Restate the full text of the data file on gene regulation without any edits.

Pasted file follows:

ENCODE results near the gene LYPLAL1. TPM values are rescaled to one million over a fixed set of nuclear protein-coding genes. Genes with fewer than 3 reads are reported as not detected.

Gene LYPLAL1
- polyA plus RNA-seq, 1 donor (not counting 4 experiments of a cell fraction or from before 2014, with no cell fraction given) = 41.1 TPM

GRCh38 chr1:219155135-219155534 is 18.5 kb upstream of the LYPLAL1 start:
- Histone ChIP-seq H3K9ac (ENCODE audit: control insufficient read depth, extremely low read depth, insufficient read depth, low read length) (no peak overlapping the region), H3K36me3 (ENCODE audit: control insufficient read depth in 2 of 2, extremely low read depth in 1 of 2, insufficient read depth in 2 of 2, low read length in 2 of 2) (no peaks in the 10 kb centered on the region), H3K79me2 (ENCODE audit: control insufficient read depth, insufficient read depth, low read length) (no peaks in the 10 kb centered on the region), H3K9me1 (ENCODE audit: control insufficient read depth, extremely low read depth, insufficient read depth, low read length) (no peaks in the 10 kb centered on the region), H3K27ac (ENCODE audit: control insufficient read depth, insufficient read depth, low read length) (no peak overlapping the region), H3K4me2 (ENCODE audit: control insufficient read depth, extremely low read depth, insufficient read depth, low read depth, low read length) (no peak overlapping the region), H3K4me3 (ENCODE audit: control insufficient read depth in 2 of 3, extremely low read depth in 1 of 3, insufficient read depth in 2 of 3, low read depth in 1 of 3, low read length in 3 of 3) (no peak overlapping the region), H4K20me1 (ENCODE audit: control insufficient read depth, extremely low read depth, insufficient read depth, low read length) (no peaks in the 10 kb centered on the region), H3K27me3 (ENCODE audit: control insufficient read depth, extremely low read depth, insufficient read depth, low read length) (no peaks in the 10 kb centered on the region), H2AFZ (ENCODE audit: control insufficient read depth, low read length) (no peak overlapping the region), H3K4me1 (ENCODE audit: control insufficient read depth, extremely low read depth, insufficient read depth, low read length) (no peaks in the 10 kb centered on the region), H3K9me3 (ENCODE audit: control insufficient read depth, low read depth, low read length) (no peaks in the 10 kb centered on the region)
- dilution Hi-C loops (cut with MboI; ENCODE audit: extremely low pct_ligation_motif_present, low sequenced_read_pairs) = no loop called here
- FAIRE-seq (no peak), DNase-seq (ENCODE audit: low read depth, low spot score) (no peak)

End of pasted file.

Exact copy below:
ENCODE results near the gene LYPLAL1. TPM values are rescaled to one million over a fixed set of nuclear protein-coding genes. Genes with fewer than 3 reads are reported as not detected.

Gene LYPLAL1
- polyA plus RNA-seq, 1 donor (not counting 4 experiments of a cell fraction or from before 2014, with no cell fraction given) = 41.1 TPM

GRCh38 chr1:219155135-219155534 is 18.5 kb upstream of the LYPLAL1 start:
- Histone ChIP-seq H3K9ac (ENCODE audit: control insufficient read depth, extremely low read depth, insufficient read depth, low read length) (no peak overlapping the region), H3K36me3 (ENCODE audit: control insufficient read depth in 2 of 2, extremely low read depth in 1 of 2, insufficient read depth in 2 of 2, low read length in 2 of 2) (no peaks in the 10 kb centered on the region), H3K79me2 (ENCODE audit: control insufficient read depth, insufficient read depth, low read length) (no peaks in the 10 kb centered on the region), H3K9me1 (ENCODE audit: control insufficient read depth, extremely low read depth, insufficient read depth, low read length) (no peaks in the 10 kb centered on the region), H3K27ac (ENCODE audit: control insufficient read depth, insufficient read depth, low read length) (no peak overlapping the region), H3K4me2 (ENCODE audit: control insufficient read depth, extremely low read depth, insufficient read depth, low read depth, low read length) (no peak overlapping the region), H3K4me3 (ENCODE audit: control insufficient read depth in 2 of 3, extremely low read depth in 1 of 3, insufficient read depth in 2 of 3, low read depth in 1 of 3, low read length in 3 of 3) (no peak overlapping the region), H4K20me1 (ENCODE audit: control insufficient read depth, extremely low read depth, insufficient read depth, low read length) (no peaks in the 10 kb centered on the region), H3K27me3 (ENCODE audit: control insufficient read depth, extremely low read depth, insufficient read depth, low read length) (no peaks in the 10 kb centered on the region), H2AFZ (ENCODE audit: control insufficient read depth, low read length) (no peak overlapping the region), H3K4me1 (ENCODE audit: control insufficient read depth, extremely low read depth, insufficient read depth, low read length) (no peaks in the 10 kb centered on the region), H3K9me3 (ENCODE audit: control insufficient read depth, low read depth, low read length) (no peaks in the 10 kb centered on the region)
- dilution Hi-C loops (cut with MboI; ENCODE audit: extremely low pct_ligation_motif_present, low sequenced_read_pairs) = no loop called here
- FAIRE-seq (no peak), DNase-seq (ENCODE audit: low read depth, low spot score) (no peak)